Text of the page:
E. Our baptism as believers, as followers of Christ, is a reflection of our Lord’s baptism (Rom. 6:3-6).
II. A Lesson About The Trinity and Redemption
· 1 John 5:7
When our Lord Jesus was baptized, all three Persons in the Godhead displayed a manifest concern in the affair of our redemption.
· God the Son was baptized.
· God the Spirit descended upon him.
· God the Father spoke from heaven.
Throughout the New Testament, we see the fact of the Holy Trinity and of the involvement of all three of the divine Persons in the work of grace.
· The Baptismal Formula
· The Benedictions of Grace (2 Cor. 13:14)
· The Purpose of God
III. A Lesson About Grace and Mediation
We have before us a marvelous display of our Lord’s covenant office as our God-man Mediator. The voice which spoke from heaven said this. – “Thou art my beloved Son. In thee I am well pleased.”
The only way God almighty can or will save fallen, guilty sinners is through a Mediator. And the Lord Jesus Christ is the Mediator, the only Mediator there is, between God and men (1 Tim. 2:5).
· Everything God has for sinners, everything God requires of sinners, and everything God gives to sinners is “IN HIM,” in Christ.
A. He who is Mediator between God and men must be both God and man.
B. He who is our Mediator must be one in whom God is well pleased.
· Well pleased with his nature.
· Well pleased with his life.
· Well pleased with his death.
· Well pleased with his merit, the infinite merit of his obedience as our Substitute.
C. God almighty is well pleased with his people in his Son.
Bold shall I stand in that great day,
For who aught to my charge shall lay,
While through Christ’s blood absolved I am,
From sin’s tremendous curse and blame!
IV. A Lesson About Humanity and Death
In verses 23-38 we have a long list of names. Here we are given the names of 75 people. Were it not for the fact that their names are in this genealogical record, most of the names would have long ago gone into oblivion. Who remembers them? Who cares who they were, where they lived, what they did, or what they had? No one! What frail, dying creatures we are!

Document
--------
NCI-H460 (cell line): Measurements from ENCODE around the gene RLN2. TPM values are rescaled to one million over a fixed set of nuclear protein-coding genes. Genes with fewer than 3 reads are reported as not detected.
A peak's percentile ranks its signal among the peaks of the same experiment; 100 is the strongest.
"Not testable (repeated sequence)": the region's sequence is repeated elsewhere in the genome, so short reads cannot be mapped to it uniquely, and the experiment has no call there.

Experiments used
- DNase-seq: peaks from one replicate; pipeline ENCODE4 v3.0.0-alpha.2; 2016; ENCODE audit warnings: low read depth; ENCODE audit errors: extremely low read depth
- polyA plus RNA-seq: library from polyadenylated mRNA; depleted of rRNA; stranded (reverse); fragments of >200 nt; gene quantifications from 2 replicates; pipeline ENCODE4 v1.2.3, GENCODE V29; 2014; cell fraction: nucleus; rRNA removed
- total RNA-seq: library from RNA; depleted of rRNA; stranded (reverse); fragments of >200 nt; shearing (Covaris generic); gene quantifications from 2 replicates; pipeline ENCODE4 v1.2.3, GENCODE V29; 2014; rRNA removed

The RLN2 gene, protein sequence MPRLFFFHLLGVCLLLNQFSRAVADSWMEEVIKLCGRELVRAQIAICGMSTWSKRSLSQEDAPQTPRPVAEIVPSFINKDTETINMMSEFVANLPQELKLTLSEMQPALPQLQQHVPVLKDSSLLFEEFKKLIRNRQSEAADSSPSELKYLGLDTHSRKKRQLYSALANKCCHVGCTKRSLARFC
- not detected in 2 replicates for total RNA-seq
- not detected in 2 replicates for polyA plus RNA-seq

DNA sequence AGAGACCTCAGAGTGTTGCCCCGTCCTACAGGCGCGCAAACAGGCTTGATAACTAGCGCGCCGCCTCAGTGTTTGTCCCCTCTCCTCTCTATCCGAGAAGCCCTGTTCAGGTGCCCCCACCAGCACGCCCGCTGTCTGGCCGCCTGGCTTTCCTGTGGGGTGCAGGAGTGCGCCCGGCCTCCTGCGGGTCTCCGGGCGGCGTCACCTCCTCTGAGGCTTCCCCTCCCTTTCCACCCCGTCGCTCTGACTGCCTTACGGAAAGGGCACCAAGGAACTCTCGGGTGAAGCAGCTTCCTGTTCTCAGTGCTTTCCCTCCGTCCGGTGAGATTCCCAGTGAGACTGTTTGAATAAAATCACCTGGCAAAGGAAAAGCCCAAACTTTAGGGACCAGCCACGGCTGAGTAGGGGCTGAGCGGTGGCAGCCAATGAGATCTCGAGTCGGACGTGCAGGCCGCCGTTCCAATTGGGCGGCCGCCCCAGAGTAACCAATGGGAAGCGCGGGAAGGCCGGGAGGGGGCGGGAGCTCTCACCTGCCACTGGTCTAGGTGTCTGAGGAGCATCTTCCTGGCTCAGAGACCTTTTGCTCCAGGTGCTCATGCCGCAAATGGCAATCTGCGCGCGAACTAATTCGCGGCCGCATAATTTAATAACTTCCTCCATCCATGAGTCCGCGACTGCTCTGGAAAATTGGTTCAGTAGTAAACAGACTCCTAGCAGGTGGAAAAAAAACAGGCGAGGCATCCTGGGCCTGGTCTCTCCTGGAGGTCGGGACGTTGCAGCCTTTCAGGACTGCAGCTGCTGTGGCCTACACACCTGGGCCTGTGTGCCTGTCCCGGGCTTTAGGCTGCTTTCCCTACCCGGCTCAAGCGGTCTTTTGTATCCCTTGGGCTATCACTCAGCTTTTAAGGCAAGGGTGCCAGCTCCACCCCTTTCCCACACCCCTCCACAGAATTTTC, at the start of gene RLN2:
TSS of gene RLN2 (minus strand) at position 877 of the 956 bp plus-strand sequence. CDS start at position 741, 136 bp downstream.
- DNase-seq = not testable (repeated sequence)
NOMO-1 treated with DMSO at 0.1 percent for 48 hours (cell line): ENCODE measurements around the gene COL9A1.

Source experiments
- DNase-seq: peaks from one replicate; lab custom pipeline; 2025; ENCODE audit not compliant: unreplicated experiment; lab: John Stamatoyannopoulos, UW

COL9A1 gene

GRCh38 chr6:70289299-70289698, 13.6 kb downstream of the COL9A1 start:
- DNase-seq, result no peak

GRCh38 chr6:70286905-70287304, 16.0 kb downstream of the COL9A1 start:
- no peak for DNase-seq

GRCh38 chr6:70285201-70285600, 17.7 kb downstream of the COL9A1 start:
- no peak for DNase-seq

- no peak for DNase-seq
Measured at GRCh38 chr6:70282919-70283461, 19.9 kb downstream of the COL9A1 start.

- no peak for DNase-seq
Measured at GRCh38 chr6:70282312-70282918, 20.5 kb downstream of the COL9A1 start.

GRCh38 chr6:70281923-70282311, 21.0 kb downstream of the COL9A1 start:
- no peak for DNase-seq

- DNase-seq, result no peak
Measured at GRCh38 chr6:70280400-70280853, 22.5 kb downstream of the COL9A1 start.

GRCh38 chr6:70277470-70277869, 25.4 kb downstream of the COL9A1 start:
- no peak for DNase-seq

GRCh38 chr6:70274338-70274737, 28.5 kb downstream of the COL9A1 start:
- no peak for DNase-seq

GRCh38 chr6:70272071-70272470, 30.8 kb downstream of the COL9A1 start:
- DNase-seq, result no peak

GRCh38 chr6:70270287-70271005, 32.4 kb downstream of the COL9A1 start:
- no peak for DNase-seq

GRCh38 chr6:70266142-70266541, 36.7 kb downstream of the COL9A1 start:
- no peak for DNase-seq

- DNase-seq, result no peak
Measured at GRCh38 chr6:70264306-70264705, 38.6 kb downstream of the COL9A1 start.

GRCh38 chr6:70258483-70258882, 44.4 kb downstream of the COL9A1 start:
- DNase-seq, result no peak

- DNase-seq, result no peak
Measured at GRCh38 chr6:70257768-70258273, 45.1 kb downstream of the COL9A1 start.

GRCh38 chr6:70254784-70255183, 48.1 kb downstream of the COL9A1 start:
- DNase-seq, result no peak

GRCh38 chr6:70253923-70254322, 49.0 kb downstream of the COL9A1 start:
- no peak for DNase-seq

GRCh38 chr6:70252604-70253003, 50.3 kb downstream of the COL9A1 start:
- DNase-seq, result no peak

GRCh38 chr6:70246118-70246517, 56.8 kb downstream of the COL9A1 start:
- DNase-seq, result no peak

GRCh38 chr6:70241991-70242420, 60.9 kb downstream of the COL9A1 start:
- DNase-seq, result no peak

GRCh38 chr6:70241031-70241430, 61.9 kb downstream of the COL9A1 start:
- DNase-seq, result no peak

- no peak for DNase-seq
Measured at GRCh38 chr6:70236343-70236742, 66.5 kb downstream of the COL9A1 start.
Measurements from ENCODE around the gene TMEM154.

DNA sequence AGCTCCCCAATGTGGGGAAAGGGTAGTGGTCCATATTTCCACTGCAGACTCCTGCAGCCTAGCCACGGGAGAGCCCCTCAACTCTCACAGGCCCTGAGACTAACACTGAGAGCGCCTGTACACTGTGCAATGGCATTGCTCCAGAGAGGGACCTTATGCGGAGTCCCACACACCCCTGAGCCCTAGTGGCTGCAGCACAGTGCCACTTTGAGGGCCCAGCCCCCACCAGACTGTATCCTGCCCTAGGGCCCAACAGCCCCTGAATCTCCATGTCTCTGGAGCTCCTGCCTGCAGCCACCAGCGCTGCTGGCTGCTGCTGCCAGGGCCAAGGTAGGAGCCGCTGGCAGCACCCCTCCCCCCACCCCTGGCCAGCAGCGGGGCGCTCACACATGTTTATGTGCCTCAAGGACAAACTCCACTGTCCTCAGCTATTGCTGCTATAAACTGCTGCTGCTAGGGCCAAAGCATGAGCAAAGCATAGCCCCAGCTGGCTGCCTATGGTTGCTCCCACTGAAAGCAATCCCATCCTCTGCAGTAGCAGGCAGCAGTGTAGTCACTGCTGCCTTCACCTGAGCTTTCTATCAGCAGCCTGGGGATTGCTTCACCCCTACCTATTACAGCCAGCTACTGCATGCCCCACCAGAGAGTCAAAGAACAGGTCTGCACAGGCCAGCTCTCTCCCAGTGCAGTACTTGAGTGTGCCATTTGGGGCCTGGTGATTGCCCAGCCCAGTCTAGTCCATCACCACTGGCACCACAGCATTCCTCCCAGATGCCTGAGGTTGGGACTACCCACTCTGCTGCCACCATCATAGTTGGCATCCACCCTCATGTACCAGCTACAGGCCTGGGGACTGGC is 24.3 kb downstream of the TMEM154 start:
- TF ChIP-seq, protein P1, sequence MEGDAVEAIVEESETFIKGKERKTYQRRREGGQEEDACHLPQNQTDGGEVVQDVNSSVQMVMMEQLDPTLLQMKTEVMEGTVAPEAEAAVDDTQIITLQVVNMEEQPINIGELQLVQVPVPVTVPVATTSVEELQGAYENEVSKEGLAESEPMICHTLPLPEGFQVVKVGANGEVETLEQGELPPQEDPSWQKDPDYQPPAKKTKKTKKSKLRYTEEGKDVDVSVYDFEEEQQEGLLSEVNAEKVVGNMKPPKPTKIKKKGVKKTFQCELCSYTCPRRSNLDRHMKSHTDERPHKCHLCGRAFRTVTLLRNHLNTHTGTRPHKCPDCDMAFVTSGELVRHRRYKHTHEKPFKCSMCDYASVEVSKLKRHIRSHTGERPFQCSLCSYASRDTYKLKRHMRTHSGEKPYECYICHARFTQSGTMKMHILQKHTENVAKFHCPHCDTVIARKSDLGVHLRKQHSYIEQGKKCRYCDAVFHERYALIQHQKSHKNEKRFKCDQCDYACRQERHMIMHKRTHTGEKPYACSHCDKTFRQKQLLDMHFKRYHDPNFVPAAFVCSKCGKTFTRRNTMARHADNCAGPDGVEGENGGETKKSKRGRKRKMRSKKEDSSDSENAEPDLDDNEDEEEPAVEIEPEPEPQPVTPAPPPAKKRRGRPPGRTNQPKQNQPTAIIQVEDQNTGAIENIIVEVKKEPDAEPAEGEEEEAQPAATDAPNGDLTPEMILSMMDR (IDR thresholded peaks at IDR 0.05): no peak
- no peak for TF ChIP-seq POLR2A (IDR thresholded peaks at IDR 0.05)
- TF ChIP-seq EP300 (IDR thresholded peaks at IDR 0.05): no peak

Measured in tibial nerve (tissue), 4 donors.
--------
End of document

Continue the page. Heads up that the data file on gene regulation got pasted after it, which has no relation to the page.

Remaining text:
A. Like us, these men all once lived upon the earth. – They had the same joys we have, the same sorrows, the same griefs, the same troubles.
B. As we all soon must, all these men died and are buried in the earth.
C. Each one has now gone to his own place, as soon we must.
Yes, we too are passing away and soon must be gone. Let us forever bless God and give thanks to him that in this dying world we have a living Savior! Let us make it our one great concern to be joined to him who is the resurrection and the life.
May God give us grace to live day by day as dying men and women.
 All who read the Scriptures with care know that there is some difficulty reconciling the records of our Lord'’ genealogy. If we compare Matthew's account with Luke’s account, there appears to be an obvious conflict in the recorded names given between David and Joseph. Between David and Abraham, Matthew’s record and Luke’s agree. But between David and Joseph, they appear to be two different family trees. In all likelihood they are. It appears that Luke was inspired to give us our Lord’s maternal genealogy, while Matthew and Mark give us his paternal genealogy. Heli, being Mary’s father, would have been Joseph’s father-in-law, his father by marriage. He would have been listed as such in the maternal genealogy of the family.